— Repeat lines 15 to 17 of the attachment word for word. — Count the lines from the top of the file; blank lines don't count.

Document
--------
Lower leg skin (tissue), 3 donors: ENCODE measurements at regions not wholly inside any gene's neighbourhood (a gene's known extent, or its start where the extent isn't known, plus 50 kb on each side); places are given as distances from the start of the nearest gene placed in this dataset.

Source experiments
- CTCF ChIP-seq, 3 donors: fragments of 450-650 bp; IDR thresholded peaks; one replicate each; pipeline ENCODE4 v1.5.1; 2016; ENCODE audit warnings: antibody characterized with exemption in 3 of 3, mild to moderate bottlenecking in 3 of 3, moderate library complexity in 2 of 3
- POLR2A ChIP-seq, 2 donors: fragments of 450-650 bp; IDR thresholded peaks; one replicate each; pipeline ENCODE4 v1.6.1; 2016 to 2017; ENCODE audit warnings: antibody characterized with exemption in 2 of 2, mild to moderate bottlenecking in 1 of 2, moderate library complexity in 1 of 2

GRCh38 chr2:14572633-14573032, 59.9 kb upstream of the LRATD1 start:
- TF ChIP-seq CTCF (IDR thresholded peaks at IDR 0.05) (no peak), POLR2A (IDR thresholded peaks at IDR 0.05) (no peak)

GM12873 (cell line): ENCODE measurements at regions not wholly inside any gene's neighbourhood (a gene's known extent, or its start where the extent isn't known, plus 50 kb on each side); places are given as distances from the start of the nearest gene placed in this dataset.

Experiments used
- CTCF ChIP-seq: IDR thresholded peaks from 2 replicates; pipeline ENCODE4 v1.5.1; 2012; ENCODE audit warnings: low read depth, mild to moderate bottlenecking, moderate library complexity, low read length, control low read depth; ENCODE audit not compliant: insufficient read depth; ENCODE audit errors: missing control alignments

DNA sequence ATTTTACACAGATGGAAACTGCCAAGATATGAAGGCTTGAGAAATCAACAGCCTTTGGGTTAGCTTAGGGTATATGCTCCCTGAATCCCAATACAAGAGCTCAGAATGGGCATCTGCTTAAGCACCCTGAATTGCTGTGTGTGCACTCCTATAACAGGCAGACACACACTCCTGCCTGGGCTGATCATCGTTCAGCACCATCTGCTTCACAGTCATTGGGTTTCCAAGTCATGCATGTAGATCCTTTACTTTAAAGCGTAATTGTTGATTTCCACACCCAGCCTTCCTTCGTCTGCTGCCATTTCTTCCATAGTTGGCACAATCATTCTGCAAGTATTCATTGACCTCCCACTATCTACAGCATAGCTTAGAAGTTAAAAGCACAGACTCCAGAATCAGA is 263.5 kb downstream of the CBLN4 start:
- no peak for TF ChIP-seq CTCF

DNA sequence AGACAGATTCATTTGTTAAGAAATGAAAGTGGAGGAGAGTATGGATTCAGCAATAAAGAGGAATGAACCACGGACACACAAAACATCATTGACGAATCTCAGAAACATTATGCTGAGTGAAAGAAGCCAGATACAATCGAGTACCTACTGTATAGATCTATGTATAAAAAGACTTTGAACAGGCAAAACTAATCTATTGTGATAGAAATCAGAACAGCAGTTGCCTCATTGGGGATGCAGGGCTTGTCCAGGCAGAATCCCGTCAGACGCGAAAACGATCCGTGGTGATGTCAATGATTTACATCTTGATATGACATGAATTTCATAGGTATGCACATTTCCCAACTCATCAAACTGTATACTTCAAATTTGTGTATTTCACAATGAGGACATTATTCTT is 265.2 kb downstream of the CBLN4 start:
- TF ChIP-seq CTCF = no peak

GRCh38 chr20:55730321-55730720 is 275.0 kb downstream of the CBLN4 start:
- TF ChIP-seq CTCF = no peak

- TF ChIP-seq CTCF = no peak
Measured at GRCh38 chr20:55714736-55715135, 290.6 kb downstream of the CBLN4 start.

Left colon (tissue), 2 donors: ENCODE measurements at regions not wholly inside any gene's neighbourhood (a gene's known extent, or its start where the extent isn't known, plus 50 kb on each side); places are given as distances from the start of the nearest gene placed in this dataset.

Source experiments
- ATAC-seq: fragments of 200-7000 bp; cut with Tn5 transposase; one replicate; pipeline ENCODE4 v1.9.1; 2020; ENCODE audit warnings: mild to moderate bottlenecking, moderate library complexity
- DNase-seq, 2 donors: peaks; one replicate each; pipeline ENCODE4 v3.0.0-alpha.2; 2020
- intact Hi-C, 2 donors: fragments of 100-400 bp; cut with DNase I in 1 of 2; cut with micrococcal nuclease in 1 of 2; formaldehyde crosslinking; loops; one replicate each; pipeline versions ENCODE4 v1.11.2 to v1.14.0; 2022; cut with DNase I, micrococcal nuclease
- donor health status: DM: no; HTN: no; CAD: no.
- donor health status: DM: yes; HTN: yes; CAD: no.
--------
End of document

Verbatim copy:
- TF ChIP-seq CTCF = no peak

- TF ChIP-seq CTCF = no peak
Measured at GRCh38 chr20:55714736-55715135, 290.6 kb downstream of the CBLN4 start.